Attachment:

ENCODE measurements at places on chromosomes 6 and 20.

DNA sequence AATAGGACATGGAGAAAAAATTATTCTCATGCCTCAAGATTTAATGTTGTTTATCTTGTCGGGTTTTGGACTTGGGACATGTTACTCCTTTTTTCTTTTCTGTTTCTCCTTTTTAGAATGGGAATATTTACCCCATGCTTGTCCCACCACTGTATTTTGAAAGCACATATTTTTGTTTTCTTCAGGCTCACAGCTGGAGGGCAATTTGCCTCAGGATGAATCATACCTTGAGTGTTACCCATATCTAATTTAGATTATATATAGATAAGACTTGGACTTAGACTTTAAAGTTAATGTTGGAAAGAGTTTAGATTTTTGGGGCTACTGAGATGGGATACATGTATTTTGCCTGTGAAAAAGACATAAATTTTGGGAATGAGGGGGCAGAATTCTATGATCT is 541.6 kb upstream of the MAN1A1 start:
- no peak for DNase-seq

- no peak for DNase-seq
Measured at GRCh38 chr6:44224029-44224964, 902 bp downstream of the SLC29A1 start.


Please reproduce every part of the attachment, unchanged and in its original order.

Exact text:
ENCODE measurements at places on chromosomes 6 and 20.

DNA sequence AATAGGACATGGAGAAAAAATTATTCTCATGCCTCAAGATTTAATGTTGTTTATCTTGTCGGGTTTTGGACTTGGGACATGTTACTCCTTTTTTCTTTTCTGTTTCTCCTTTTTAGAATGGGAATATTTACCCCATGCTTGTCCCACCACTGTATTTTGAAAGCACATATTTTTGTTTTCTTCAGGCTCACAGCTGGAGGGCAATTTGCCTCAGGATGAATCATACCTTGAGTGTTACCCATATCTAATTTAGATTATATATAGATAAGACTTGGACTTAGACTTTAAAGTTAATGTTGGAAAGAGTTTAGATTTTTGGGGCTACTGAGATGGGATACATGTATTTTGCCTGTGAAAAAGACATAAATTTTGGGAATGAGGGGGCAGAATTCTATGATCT is 541.6 kb upstream of the MAN1A1 start:
- no peak for DNase-seq

- no peak for DNase-seq
Measured at GRCh38 chr6:44224029-44224964, 902 bp downstream of the SLC29A1 start.